Perhaps start out your visit in the same place Tucson started out itself: El Presidio Historical District. A self-guided walking tour takes you past buildings in a variety of styles that reflect the diverse cultural influences that have shaped modern Tucson from its origins as a Spanish frontier fort to the thriving urban center it is today.

The premier historical site in Tucson is the Mission of San Xavier del Bac. Constructed over 200 years ago to preach the Gospel to Native Americans, the mission is still used for its original purpose today, though it is also open to the public. Inside, appreciate the beautiful altar, murals and domes. There is also a museum detailing the history of the mission.

Experience history of an entirely different sort with a trip to Old Tucson Studios, a movie set originally constructed to shoot Westerns but later opened to the public. Visitors can see actors in period costumes, stunt demonstrations and staged gunfights. The occasional movie is even still filmed there.

The Arizona-Sonora Desert Museum is nominally a museum, but is really something more. Dedicated to the preservation and study of the region’s natural wildlife, the museum is also a zoo and a botanical garden that is 85% outdoors. Wander among the animals in their natural habitats or watch demonstrations of the hunting abilities of the museum’s birds of prey.

Outside the city, Saguaro National Park gets its name from a cactus that can grow to be 50 feet tall. Easily accessible from Tucson, the park is full of its namesake cactus, as well as rock formations with Native American petroglyphs. Extensive hiking trails are available, but be careful: the temperature regularly soars over 100˚F.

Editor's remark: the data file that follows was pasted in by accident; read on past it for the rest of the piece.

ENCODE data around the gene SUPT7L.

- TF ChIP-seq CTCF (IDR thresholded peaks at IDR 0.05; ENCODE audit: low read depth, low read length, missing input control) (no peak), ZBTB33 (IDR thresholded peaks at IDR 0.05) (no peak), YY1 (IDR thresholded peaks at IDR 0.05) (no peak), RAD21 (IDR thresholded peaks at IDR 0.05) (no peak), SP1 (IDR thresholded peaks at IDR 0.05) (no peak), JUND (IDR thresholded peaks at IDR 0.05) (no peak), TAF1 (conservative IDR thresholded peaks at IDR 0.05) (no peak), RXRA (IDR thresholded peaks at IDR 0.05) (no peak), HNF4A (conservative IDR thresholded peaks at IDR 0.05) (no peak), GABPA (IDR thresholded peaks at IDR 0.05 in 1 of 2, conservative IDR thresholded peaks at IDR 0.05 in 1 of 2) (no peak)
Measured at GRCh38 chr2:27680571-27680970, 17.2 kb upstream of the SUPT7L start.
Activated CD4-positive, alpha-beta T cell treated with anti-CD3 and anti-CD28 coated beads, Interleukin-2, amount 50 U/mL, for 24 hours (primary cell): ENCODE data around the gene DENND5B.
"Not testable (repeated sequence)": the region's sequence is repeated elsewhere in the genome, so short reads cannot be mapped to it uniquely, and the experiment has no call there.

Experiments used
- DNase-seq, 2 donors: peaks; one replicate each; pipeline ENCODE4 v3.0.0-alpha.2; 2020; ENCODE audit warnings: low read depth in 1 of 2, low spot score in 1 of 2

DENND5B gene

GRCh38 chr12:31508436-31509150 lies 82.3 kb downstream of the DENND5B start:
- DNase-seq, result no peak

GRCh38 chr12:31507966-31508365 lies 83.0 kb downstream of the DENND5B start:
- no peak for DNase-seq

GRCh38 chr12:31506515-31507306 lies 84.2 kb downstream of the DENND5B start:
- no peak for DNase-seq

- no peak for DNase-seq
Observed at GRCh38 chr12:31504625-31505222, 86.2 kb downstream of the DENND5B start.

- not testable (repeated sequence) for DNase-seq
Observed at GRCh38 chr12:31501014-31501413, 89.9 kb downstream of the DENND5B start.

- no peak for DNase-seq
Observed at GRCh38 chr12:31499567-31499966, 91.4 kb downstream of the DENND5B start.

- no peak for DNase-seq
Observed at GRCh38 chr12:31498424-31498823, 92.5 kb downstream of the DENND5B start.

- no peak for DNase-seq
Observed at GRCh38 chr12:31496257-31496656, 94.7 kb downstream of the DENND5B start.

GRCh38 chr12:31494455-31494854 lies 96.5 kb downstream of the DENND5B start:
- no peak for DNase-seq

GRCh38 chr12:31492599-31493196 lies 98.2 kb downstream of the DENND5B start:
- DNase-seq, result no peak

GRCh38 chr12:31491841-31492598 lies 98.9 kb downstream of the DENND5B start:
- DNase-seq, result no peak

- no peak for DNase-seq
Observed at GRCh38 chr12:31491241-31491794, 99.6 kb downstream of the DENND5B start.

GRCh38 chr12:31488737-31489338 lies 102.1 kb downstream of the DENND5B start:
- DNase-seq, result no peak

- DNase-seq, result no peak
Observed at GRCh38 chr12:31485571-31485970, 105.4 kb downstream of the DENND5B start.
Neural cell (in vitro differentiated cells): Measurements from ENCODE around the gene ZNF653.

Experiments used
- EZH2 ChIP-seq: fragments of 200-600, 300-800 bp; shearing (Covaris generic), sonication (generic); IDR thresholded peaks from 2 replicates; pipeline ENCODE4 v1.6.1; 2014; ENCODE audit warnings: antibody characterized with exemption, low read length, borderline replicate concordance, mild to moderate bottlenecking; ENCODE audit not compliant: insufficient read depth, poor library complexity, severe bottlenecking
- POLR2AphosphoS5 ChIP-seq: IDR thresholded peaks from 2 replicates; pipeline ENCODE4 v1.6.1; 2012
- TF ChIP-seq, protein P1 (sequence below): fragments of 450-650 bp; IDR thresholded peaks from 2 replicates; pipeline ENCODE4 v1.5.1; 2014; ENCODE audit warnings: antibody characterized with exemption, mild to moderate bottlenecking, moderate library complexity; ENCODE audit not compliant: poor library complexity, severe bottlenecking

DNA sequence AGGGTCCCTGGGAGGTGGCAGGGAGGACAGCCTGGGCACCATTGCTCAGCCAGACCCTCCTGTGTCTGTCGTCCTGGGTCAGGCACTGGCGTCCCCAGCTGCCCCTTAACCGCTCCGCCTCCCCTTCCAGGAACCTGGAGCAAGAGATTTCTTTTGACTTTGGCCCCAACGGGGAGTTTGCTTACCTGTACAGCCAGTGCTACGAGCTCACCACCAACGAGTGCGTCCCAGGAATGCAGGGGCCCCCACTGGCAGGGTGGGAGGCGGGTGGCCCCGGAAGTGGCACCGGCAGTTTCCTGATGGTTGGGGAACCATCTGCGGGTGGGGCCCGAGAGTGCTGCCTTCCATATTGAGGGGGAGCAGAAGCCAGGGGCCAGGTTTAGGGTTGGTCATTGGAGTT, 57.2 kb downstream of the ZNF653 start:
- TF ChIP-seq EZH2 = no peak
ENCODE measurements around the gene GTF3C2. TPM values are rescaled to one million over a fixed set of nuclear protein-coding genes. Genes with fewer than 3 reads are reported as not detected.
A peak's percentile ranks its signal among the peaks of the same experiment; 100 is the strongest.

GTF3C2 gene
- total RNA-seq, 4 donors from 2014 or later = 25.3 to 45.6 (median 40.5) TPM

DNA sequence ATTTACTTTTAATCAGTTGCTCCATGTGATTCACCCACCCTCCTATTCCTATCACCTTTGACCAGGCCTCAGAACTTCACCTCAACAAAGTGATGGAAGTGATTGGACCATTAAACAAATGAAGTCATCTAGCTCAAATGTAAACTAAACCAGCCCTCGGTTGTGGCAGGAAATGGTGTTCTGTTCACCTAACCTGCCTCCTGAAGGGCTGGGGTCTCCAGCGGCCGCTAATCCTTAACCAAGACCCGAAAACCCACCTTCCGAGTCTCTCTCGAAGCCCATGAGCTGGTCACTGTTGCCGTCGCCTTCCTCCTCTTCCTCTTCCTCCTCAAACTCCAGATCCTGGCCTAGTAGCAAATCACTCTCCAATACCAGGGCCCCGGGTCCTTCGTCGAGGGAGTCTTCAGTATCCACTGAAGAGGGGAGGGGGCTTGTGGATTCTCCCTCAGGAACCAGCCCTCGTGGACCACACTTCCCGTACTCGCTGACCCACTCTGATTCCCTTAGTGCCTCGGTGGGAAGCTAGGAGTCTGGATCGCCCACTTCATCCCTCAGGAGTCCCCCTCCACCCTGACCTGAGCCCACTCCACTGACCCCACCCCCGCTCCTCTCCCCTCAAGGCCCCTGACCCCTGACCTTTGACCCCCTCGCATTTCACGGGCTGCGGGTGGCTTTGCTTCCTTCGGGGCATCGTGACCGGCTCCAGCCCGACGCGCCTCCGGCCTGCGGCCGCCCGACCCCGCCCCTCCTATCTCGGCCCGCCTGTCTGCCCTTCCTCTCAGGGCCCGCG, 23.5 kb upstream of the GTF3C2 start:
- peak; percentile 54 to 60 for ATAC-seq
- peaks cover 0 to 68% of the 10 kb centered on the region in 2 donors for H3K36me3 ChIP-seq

A lodging option your family might want to consider is staying at one of the numerous dude ranches in the area. Experience the scenic beauty and rustic charm of the Old West while enjoying modern amenities. The ranches offer a wide range of activities from the expected horseback riding and campfires to tennis and painting watercolors. White Stallion and Tanque Verde are two of the biggest ranches in the region.

Grand Canyon Family Reunions

Everyone has heard the real estate cliché about the importance of location. Perhaps no city proves this point better than Flagstaff. This rather quiet city was doubly blessed by a temperate climate unusual for Arizona and close proximity to some of the most stunning natural formations to be found not only in the state, but the world. For the family who loves to take in natural wonder, the Flagstaff area, as the gateway to the Grand Canyon family reunions is unsurpassed.

There is a reason that Arizona bills itself as the Grand Canyon State. Quite simply, Grand Canyon National Park is a natural spectacle unlike any other. One of the Seven Natural Wonders of the World, the canyon stretches for 277 miles at an average width of 10 miles across. Millions of years of erosion have revealed colorful rock layers stretching down thousands of feet to the Colorado River, which continues to erode the canyon today. Visitors can see the canyon at either the North or South Rims, with the southern one being the more developed but also the more crowded. Hiking and mule trips are two of the best ways to see the canyon and its diverse wildlife. A more unique one is to board the Grand Canyon Railway in Williams and see the South Rim from a historic railroad car.

The Grand Canyon may steal the spotlight, but there are other natural wonders in the Flagstaff vicinity as well. The Meteor Crater is also a spectacular natural site well within driving distance of Flagstaff. Roughly 550 feet deep and 2.4 miles across, the crater was formed when a meteor slammed into the Earth over 50,000 years ago. The site is often considered to be one of the most impressive craters in the world because of its size and lack of vegetation obscuring the view. Visitors can hike around the rim of the crater and see artifacts in the visitor’s center from the Apollo space missions, that once trained here because NASA deemed it a good stand-in for the lunar surface.
Another stunning natural feature is the fossilization found at Petrified Forest National Park. The park derives its name from the remarkable fossilized trees found throughout the park, formed when a unique set of natural circumstances caused the wood in the trees to gradually be replaced by silica and a variety of impurities. The result was rainbow-colored trees made entirely out of stone. There are more than just the trees in the park, though; the scenic Painted Desert and ancient Indian houses also make this trip worth your while.